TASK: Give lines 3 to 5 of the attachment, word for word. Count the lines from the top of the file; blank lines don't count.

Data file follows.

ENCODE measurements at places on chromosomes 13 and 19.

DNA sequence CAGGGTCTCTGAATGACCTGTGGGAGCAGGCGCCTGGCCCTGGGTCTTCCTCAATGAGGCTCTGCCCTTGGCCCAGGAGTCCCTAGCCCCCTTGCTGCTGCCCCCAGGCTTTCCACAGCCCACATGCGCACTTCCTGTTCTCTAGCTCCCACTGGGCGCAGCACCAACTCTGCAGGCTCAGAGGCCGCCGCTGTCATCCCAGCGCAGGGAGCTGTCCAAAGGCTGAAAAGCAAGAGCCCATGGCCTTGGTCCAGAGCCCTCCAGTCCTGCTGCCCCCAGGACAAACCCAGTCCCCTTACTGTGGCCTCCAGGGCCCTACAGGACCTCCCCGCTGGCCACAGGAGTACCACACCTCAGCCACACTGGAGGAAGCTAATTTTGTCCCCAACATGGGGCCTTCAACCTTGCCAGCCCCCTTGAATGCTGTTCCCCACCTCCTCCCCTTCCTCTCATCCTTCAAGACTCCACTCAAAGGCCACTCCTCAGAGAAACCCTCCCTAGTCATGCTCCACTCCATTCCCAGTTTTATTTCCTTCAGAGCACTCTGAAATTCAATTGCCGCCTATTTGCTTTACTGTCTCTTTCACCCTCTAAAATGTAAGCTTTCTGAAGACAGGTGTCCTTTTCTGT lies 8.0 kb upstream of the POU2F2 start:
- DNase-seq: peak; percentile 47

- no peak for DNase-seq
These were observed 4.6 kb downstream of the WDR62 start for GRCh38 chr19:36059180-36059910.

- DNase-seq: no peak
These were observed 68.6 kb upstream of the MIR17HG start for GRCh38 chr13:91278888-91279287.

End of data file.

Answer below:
- DNase-seq: peak; percentile 47

- no peak for DNase-seq
These were observed 4.6 kb downstream of the WDR62 start for GRCh38 chr19:36059180-36059910.